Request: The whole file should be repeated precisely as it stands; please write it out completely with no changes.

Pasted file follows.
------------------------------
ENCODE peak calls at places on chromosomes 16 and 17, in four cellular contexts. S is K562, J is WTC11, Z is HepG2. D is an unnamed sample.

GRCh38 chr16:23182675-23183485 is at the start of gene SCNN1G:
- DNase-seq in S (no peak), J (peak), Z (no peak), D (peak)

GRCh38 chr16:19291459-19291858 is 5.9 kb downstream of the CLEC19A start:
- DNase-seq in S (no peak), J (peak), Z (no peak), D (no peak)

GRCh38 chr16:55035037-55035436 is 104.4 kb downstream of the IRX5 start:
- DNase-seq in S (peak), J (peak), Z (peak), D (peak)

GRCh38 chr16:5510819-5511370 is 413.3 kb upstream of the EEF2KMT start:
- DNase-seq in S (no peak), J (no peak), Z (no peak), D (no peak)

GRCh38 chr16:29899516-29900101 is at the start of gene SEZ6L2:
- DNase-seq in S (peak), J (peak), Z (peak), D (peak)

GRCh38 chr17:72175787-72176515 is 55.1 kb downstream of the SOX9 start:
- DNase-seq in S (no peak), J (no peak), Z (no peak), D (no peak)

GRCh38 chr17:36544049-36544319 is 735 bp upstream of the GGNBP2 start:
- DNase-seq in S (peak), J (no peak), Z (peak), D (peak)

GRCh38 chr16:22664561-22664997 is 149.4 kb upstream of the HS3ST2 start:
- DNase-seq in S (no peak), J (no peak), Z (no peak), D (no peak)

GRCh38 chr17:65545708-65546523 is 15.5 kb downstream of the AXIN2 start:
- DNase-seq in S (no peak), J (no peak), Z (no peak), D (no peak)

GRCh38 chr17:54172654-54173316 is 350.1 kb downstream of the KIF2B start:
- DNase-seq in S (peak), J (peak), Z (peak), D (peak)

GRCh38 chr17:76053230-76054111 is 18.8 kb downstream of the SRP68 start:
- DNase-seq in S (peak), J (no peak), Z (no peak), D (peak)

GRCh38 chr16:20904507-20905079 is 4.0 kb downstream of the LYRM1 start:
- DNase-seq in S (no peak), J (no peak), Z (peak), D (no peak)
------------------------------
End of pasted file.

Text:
ENCODE peak calls at places on chromosomes 16 and 17, in four cellular contexts. S is K562, J is WTC11, Z is HepG2. D is an unnamed sample.

GRCh38 chr16:23182675-23183485 is at the start of gene SCNN1G:
- DNase-seq in S (no peak), J (peak), Z (no peak), D (peak)

GRCh38 chr16:19291459-19291858 is 5.9 kb downstream of the CLEC19A start:
- DNase-seq in S (no peak), J (peak), Z (no peak), D (no peak)

GRCh38 chr16:55035037-55035436 is 104.4 kb downstream of the IRX5 start:
- DNase-seq in S (peak), J (peak), Z (peak), D (peak)

GRCh38 chr16:5510819-5511370 is 413.3 kb upstream of the EEF2KMT start:
- DNase-seq in S (no peak), J (no peak), Z (no peak), D (no peak)

GRCh38 chr16:29899516-29900101 is at the start of gene SEZ6L2:
- DNase-seq in S (peak), J (peak), Z (peak), D (peak)

GRCh38 chr17:72175787-72176515 is 55.1 kb downstream of the SOX9 start:
- DNase-seq in S (no peak), J (no peak), Z (no peak), D (no peak)

GRCh38 chr17:36544049-36544319 is 735 bp upstream of the GGNBP2 start:
- DNase-seq in S (peak), J (no peak), Z (peak), D (peak)

GRCh38 chr16:22664561-22664997 is 149.4 kb upstream of the HS3ST2 start:
- DNase-seq in S (no peak), J (no peak), Z (no peak), D (no peak)

GRCh38 chr17:65545708-65546523 is 15.5 kb downstream of the AXIN2 start:
- DNase-seq in S (no peak), J (no peak), Z (no peak), D (no peak)

GRCh38 chr17:54172654-54173316 is 350.1 kb downstream of the KIF2B start:
- DNase-seq in S (peak), J (peak), Z (peak), D (peak)

GRCh38 chr17:76053230-76054111 is 18.8 kb downstream of the SRP68 start:
- DNase-seq in S (peak), J (no peak), Z (no peak), D (peak)

GRCh38 chr16:20904507-20905079 is 4.0 kb downstream of the LYRM1 start:
- DNase-seq in S (no peak), J (no peak), Z (peak), D (no peak)